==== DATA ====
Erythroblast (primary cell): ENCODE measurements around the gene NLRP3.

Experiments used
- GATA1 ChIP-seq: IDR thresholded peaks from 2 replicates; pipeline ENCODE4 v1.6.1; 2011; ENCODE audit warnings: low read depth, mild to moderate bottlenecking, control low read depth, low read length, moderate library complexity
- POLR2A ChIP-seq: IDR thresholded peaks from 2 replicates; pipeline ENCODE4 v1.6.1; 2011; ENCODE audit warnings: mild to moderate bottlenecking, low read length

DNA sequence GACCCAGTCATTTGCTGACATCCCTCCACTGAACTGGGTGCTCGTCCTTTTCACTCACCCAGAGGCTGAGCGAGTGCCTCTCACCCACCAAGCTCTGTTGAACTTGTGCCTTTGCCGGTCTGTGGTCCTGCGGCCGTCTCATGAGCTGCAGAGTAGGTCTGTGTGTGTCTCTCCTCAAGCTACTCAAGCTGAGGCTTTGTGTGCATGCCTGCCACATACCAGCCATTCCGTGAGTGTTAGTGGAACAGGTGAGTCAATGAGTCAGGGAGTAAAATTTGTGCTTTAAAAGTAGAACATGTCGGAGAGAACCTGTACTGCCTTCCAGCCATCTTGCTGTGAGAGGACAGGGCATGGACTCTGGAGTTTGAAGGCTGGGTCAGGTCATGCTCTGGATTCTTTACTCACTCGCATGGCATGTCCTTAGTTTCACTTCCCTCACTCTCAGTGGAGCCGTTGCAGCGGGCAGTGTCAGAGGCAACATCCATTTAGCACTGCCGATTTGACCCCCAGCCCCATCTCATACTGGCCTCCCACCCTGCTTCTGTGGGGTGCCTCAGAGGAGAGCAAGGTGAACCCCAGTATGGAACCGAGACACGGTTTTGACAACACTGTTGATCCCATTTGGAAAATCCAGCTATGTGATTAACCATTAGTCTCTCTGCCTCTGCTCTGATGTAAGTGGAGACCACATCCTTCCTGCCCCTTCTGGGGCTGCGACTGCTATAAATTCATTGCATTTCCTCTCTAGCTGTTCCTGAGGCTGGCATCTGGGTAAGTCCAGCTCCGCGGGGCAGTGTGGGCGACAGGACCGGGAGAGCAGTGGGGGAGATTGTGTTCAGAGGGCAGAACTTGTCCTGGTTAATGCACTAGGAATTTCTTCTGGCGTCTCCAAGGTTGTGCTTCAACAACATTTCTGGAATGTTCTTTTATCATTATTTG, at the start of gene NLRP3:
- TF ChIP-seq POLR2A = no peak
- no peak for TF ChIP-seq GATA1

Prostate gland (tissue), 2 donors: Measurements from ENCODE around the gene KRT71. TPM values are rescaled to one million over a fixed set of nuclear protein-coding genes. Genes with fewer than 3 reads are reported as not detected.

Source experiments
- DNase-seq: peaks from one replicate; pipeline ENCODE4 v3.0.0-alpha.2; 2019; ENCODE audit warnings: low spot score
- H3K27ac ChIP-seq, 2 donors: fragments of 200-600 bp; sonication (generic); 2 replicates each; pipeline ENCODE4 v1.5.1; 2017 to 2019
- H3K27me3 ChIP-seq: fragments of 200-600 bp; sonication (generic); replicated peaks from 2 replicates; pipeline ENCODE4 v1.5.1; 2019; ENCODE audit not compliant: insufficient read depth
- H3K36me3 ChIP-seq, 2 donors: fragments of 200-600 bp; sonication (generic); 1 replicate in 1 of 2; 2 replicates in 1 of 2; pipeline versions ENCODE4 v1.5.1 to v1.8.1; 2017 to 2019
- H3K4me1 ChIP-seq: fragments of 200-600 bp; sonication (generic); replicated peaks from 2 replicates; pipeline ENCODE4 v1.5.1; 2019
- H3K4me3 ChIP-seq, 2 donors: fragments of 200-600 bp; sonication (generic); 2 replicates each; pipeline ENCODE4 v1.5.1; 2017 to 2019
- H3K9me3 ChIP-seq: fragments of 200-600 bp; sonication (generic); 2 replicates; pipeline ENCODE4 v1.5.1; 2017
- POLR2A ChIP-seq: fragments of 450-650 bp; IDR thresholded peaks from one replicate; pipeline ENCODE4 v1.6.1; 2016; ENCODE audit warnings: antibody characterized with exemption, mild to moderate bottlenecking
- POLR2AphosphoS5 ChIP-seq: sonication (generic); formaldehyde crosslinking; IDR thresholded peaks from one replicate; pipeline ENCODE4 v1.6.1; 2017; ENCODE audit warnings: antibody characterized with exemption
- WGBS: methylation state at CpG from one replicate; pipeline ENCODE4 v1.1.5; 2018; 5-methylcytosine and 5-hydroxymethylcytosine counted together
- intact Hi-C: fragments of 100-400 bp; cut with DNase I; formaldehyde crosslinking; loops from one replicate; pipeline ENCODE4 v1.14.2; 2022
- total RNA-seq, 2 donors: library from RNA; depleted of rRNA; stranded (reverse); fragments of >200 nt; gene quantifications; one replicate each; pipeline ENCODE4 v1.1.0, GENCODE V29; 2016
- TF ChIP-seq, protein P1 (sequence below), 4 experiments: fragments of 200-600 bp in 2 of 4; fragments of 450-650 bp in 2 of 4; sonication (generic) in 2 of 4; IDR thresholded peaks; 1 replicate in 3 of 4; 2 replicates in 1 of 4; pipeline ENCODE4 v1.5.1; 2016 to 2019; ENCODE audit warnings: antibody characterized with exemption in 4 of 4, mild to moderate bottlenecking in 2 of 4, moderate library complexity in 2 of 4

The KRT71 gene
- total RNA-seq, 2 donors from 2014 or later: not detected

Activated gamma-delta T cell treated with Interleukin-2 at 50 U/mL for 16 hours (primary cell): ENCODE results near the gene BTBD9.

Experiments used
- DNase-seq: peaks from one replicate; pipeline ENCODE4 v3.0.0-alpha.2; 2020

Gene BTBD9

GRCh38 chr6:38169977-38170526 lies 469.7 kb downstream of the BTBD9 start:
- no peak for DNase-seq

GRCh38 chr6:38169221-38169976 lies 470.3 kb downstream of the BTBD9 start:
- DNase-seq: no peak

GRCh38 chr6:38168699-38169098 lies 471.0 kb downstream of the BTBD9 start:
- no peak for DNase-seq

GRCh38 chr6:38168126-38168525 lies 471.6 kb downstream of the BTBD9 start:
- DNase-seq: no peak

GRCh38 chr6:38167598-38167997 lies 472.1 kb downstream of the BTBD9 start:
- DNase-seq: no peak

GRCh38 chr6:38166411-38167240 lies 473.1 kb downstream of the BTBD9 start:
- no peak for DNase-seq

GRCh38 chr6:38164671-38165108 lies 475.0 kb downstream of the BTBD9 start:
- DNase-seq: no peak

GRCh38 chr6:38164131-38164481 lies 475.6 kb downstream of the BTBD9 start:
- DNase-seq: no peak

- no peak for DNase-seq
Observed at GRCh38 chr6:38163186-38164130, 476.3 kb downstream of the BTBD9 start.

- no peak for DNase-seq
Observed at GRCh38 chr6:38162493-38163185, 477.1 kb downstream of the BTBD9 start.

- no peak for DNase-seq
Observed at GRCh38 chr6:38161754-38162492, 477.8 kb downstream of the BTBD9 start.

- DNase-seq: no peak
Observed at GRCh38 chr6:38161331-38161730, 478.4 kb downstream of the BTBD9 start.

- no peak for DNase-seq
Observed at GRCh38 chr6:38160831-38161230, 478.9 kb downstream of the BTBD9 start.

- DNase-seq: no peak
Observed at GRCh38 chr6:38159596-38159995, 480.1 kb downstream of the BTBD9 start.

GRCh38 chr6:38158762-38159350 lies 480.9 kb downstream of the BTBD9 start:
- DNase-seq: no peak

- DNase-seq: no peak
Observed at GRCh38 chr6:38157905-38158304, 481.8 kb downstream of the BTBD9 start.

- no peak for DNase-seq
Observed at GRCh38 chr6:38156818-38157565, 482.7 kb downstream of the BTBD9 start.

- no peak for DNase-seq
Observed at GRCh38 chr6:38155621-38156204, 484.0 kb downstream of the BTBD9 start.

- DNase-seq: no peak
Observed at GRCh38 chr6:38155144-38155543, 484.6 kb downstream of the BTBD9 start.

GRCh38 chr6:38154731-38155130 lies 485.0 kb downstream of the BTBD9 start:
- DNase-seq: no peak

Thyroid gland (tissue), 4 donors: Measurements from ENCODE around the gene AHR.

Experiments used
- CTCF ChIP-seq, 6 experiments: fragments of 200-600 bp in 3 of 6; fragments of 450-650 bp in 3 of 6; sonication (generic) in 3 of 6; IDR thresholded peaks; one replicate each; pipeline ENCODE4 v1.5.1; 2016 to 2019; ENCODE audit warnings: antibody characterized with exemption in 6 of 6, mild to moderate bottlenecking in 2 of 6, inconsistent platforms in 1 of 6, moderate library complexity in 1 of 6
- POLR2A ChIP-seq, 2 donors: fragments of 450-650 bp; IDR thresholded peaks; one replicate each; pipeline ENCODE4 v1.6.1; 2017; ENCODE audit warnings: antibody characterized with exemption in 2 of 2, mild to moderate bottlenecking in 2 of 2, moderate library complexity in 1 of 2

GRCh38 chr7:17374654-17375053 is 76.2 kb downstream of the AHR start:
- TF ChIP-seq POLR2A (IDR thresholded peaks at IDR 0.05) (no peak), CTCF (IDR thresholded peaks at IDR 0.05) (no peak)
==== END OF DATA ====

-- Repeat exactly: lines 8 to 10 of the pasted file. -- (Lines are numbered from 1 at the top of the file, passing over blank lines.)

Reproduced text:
Prostate gland (tissue), 2 donors: Measurements from ENCODE around the gene KRT71. TPM values are rescaled to one million over a fixed set of nuclear protein-coding genes. Genes with fewer than 3 reads are reported as not detected.

Source experiments
- DNase-seq: peaks from one replicate; pipeline ENCODE4 v3.0.0-alpha.2; 2019; ENCODE audit warnings: low spot score